Lisbon is apparently one of those cities that tourists either love or, more frequently, very much dislike - mostly, I believe, because it is not really known for anything spectacular. Frankly, I think this is exactly why we all loved it so much. We did not feel remotely compelled to do or see anything specific, which allowed us to spend our two days there casually exploring and simply taking in the atmosphere of the city. We started out our adventures by taking a short train ride to Belem, an area just outside of the main section of the city, and locating a very famous bakery that is known for their custard tarts. I don't know how I keep ending up in cities with famous pastries, but it turns out that I have no problem with that. These little tarts were AH-mazing...we had some from other bakeries which were quite delicious as well, but these were warm and topped with cinnamon and powdered sugar...yes, you should be jealous.

From there we decided to actually see something, so we checked out the local monastery and Belem Tower, which apparently used to be a political prison. We then had lunch at a pita place we had passed earlier (friggin' amazing pitas) and hit up the Royal Coach Museum. Yes, royal coaches as in Cinderella - only not made from a pumpkin. I really don't see why we don't still use coaches at least when it is sunny and nice outside...I sure would.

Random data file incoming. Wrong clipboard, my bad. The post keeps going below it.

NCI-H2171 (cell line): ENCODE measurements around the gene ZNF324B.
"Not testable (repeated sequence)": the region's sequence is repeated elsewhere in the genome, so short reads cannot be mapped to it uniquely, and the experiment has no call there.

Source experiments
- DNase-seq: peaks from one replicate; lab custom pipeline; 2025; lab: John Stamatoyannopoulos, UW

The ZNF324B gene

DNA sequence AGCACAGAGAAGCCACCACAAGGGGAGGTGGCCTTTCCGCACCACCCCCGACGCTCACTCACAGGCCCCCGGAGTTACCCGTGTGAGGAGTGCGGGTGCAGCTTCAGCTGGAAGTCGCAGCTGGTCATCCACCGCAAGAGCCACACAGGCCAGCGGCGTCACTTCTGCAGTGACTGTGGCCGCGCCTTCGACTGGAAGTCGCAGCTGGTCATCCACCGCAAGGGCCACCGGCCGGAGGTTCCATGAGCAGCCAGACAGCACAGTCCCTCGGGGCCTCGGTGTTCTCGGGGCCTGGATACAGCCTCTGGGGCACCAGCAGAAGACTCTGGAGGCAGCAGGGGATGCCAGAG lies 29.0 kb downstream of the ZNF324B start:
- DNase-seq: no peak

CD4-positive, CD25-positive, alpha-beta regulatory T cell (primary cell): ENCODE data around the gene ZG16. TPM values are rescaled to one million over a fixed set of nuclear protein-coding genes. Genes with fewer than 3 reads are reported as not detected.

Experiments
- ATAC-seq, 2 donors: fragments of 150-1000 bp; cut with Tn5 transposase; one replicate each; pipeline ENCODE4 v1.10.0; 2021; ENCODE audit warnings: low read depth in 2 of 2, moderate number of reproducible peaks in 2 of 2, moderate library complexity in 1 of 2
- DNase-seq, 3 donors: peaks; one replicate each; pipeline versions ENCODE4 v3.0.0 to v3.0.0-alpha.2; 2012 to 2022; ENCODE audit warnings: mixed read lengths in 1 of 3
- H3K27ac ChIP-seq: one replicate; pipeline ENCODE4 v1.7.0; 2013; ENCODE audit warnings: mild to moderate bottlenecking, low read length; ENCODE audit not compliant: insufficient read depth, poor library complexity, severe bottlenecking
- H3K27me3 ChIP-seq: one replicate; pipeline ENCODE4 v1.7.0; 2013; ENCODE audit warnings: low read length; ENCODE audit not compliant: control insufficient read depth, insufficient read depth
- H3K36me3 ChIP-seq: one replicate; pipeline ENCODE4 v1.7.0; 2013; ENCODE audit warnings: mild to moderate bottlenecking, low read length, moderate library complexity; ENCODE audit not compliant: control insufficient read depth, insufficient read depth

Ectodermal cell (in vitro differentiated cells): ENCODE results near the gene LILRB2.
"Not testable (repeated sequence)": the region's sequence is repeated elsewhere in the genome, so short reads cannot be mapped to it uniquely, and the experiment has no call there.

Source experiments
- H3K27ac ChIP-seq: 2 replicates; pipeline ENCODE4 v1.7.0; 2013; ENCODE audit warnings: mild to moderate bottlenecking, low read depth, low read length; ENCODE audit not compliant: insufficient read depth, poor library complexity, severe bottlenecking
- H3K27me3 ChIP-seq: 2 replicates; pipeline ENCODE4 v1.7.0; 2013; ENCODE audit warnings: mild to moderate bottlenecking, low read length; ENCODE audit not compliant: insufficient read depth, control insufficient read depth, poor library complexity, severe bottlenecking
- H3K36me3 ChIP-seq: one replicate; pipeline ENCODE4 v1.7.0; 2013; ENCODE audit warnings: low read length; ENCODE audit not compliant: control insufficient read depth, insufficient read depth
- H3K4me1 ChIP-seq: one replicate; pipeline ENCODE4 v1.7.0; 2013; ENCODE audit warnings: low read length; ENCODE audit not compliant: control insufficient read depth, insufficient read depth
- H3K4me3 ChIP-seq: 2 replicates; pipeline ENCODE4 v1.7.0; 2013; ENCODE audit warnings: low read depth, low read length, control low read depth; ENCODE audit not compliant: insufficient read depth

That afternoon brought a visit to the Oceanarium and a nap, then it was time for dinner! For this I was particularly excited (yes, more than usual) because we had gotten reservations at a little restaurant called Fado Maior where we were supposed to be able to hear some very good, traditional Fado music (best to just look it up online). Turns out this restaurant is owned by this little couple who has been married for over 50 years - he used to be the president of the National Fado Association and she was once considered one of the best Fado voices in the country. She was completely delighted when we all ordered traditional Portuguese dishes (so delicious) and he was tickled pink to teach us about Fado...they only spoke Portuguese, by the way, so all conversation was conducted with them speaking Portuguese and us speaking Spanish, yet we could still understand each other. It was a beautiful thing.